The JAL 787 from Tokyo to Haneda was half full and we ended up in business class. It was the most fun I had with an electric seat since my father z’l bought home a Buick Riviera in 1980. Eliot was not amused. I think he was unhappy in the realization that the quiet orderliness of Japan was coming to a swift end as we landed in Beijing. In a gesture to hold onto Japan Eliot donned a Japanese face mask along with the JAL crew before deplaning into the cavernous terminal building. We were met by our guide Leo- a late 20 something from Xian province. He was soft spoken but had a sense of humour.
My first impressions on China from the the drive in from the airport were smog, bare trees with nests (not spring yet), heavy traffic, VW’s, Buicks and Chinese built LYD (live your dream) automobiles. As we got closer to town, we passed huge gleaming housing complexes resembling Vegas Casino hotels only bigger. Instead of posters of workers, I saw billboards advertising Rolex watches and Gucci purses. Then we got to Tiananmen square. This was the China I expected, monuments to the revolution, Chairman Mao’s tomb and the Great Hall of the People. Soldiers with Red Stars on their hats marched across the square in formation. I could not help but think of 1998 and the student that confronted the tank. However, the communist part ended soon enough as we crossed the boulevard and entered the gates of the Forbidden City. In the gates and courtyards we got to see a glimpse of dynastic China. In the matter of one hour we went from Gucci to Mao, to Confucius.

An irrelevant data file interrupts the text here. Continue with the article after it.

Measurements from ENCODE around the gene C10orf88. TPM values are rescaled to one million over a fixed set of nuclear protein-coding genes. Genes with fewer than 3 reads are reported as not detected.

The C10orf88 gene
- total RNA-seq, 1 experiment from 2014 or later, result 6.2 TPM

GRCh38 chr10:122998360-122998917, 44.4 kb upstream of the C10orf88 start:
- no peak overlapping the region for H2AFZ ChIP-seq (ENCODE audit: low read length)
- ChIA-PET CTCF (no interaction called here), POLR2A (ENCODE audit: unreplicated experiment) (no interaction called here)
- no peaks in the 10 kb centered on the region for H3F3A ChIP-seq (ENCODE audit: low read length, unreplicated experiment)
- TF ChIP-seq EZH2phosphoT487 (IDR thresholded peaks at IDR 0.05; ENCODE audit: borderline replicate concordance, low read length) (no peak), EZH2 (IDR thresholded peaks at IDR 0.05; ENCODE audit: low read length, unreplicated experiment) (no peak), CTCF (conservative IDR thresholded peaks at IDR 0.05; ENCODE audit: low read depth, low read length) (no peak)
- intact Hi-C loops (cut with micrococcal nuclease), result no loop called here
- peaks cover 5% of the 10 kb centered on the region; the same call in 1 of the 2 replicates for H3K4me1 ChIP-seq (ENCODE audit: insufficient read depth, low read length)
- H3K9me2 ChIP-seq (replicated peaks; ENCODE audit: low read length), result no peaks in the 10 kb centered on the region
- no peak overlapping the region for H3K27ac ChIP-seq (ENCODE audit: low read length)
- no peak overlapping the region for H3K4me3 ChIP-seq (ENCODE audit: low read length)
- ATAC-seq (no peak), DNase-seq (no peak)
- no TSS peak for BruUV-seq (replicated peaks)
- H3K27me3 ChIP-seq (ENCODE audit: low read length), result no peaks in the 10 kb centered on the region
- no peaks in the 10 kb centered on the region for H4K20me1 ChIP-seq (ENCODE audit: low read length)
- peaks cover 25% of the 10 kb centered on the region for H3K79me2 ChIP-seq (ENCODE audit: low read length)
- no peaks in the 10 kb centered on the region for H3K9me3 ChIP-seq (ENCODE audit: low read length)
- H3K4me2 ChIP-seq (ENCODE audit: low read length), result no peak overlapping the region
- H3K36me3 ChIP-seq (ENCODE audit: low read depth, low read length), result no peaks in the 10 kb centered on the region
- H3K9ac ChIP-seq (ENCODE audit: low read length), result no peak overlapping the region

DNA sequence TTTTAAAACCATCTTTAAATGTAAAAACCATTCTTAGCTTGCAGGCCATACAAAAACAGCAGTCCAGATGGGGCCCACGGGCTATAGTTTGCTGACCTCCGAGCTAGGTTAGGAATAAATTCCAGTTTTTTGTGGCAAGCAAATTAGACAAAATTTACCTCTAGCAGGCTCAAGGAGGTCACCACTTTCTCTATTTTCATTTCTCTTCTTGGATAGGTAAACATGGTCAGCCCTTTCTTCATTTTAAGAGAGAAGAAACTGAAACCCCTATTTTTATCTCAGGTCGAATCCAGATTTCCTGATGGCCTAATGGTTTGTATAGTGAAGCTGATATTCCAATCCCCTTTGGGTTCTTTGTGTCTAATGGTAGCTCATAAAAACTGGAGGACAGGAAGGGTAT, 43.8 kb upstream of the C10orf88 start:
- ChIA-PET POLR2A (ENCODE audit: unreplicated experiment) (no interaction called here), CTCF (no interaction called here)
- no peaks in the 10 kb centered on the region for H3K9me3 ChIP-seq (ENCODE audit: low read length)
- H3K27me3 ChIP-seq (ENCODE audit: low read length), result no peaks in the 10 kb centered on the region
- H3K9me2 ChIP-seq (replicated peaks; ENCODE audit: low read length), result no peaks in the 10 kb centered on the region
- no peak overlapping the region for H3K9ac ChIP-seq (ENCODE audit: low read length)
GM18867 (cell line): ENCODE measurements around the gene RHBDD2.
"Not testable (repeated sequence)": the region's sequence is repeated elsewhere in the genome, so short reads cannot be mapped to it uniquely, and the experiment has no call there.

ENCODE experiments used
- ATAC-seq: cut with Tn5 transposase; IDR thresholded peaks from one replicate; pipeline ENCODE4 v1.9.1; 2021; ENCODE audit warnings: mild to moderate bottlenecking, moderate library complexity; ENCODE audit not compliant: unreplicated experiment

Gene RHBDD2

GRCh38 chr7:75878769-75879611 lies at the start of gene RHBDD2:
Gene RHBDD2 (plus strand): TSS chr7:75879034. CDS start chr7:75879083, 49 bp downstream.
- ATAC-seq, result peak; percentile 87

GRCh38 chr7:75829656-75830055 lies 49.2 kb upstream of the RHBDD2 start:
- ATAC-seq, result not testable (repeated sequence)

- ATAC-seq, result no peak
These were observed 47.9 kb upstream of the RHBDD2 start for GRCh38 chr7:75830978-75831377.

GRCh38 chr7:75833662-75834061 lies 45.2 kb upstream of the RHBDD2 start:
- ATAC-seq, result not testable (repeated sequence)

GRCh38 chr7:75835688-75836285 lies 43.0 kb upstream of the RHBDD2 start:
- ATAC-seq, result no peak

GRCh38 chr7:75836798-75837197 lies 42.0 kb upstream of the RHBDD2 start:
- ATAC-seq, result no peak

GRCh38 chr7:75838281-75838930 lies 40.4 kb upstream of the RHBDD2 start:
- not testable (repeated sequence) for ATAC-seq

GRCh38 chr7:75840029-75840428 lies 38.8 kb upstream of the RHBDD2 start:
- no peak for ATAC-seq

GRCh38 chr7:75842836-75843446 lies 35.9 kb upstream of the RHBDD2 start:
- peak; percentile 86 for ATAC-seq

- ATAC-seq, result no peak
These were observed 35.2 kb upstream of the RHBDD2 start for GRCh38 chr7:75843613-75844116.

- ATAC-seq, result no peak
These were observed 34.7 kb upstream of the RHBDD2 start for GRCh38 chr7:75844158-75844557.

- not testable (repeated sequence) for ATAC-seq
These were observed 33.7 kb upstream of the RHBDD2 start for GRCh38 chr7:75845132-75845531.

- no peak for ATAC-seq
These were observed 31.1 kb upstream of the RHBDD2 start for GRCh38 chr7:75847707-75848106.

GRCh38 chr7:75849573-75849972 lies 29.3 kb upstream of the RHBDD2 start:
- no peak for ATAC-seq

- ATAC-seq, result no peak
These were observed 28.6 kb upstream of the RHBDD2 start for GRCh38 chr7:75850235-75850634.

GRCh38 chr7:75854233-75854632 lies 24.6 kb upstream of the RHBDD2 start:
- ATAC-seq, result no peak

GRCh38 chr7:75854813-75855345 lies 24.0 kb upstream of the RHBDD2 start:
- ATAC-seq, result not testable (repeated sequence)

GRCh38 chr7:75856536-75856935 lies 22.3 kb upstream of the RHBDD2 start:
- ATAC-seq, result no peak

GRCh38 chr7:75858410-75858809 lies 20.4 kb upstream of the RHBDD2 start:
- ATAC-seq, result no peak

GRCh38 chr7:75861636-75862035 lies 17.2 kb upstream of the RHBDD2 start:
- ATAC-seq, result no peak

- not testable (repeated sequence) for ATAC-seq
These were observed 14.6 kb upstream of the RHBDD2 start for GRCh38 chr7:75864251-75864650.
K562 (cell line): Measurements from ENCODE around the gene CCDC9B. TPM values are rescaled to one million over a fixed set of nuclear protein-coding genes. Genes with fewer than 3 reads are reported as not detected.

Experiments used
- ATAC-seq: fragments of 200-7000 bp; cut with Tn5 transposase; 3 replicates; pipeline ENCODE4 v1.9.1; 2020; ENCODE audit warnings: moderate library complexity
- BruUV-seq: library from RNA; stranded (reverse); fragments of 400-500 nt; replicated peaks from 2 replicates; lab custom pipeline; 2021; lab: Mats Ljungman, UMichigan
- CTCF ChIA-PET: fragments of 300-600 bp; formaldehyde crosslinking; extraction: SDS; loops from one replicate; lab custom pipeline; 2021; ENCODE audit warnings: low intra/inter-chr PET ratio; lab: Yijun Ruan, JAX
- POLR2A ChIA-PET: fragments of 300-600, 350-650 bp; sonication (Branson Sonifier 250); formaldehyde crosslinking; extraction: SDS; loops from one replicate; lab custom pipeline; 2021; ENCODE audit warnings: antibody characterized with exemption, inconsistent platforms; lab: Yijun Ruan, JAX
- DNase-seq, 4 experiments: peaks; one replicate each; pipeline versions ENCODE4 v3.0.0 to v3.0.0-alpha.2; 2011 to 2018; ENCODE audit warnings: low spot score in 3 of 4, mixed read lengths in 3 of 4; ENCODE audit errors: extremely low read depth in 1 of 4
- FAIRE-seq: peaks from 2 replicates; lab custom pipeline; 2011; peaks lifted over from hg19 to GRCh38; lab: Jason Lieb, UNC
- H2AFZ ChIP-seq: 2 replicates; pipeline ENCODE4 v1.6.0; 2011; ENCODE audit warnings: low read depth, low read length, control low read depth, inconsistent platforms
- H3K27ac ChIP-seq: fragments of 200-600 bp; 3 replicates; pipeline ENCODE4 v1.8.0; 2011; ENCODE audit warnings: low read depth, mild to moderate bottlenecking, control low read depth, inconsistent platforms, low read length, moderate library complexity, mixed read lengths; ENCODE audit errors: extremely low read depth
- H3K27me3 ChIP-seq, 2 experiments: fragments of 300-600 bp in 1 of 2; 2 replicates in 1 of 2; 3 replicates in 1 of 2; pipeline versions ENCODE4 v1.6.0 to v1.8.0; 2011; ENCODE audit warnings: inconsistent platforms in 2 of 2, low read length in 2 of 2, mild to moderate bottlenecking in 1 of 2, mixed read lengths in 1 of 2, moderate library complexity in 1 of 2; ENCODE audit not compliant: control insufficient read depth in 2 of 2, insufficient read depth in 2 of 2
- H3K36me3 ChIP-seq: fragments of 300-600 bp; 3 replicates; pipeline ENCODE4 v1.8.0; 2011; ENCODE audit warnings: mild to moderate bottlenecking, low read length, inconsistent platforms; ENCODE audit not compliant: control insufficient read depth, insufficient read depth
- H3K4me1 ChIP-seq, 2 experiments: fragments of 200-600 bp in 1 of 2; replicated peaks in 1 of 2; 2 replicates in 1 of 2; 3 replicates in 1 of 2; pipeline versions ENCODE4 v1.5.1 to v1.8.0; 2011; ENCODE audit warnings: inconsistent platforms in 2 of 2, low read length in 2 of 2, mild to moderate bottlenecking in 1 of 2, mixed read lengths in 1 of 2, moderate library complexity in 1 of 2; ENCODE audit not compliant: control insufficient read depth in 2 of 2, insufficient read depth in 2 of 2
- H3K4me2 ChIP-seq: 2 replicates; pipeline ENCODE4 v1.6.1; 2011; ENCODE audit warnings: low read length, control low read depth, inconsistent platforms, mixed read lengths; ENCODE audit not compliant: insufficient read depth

Leo told us about the different Dynasties that ruled from Xian and then Beijing. He explained how building were based on principles of feng shui, status and purpose. The forbidden city was the site for the administration and governance of the empire as well as home to the emperor and his entourage of officials, concubines and eunuchs. We were told legends of punishment and reward. For example every year there was a single civil service exam held in which a single candidate would be selected as a mandarin from the multitudes from around China. The emperor himself would preside over the exam.
The buildings were impressive however the interiors of the palace were not preserved. Leo explained that the riches had been long gone before the Chinese revolution. To highlight this we saw a huge bronze urn that was too heavy to carry off. So the gold was mostly scraped off. Leo also told us how the Europeans took many treasures.
We stayed the night in a hotel located in a Hutong (traditional courtyard) that was accessed from an alley off the street. The place was peaceful but claustrophobic. The neighbourhood seemed a bit gritty with people washing in the alley and some beggars. Eliot was not pleased, and I realized that staying in traditional settings is sometimes better in theory than in practice. That evening we went out to see an acrobatic show that included 5 men on motorcycles in a giant steel ball (see video of motorcycles.). Outside the show we saw a glimpse of old china in a row of people getting their hair cut on the street. A couple of chinese men from the country side stood right in front of us and watched us eat snacks as if we were animals in a zoo. Leo explained that they were just being curious. We did notice that people pushed and shoved a lot and everyone seemed to be spitting.